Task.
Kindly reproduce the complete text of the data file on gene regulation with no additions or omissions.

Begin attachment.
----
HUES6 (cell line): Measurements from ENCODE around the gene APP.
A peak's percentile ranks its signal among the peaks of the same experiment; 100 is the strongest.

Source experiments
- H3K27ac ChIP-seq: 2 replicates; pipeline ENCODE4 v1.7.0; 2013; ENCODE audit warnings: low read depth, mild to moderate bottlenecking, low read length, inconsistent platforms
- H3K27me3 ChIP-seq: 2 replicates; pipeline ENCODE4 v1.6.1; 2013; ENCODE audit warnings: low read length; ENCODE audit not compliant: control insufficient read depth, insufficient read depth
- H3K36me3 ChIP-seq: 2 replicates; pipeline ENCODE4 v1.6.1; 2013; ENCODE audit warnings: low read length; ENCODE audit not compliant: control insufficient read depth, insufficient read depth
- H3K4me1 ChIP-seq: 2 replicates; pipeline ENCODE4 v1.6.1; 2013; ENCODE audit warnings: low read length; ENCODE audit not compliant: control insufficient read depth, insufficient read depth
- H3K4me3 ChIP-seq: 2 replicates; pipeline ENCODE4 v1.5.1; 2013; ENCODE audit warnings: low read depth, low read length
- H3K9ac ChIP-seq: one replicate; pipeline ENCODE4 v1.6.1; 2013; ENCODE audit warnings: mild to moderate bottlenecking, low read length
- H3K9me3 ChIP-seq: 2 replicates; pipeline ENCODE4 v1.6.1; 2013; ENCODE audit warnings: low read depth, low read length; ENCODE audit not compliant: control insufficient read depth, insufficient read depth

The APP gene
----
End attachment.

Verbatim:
HUES6 (cell line): Measurements from ENCODE around the gene APP.
A peak's percentile ranks its signal among the peaks of the same experiment; 100 is the strongest.

Source experiments
- H3K27ac ChIP-seq: 2 replicates; pipeline ENCODE4 v1.7.0; 2013; ENCODE audit warnings: low read depth, mild to moderate bottlenecking, low read length, inconsistent platforms
- H3K27me3 ChIP-seq: 2 replicates; pipeline ENCODE4 v1.6.1; 2013; ENCODE audit warnings: low read length; ENCODE audit not compliant: control insufficient read depth, insufficient read depth
- H3K36me3 ChIP-seq: 2 replicates; pipeline ENCODE4 v1.6.1; 2013; ENCODE audit warnings: low read length; ENCODE audit not compliant: control insufficient read depth, insufficient read depth
- H3K4me1 ChIP-seq: 2 replicates; pipeline ENCODE4 v1.6.1; 2013; ENCODE audit warnings: low read length; ENCODE audit not compliant: control insufficient read depth, insufficient read depth
- H3K4me3 ChIP-seq: 2 replicates; pipeline ENCODE4 v1.5.1; 2013; ENCODE audit warnings: low read depth, low read length
- H3K9ac ChIP-seq: one replicate; pipeline ENCODE4 v1.6.1; 2013; ENCODE audit warnings: mild to moderate bottlenecking, low read length
- H3K9me3 ChIP-seq: 2 replicates; pipeline ENCODE4 v1.6.1; 2013; ENCODE audit warnings: low read depth, low read length; ENCODE audit not compliant: control insufficient read depth, insufficient read depth

The APP gene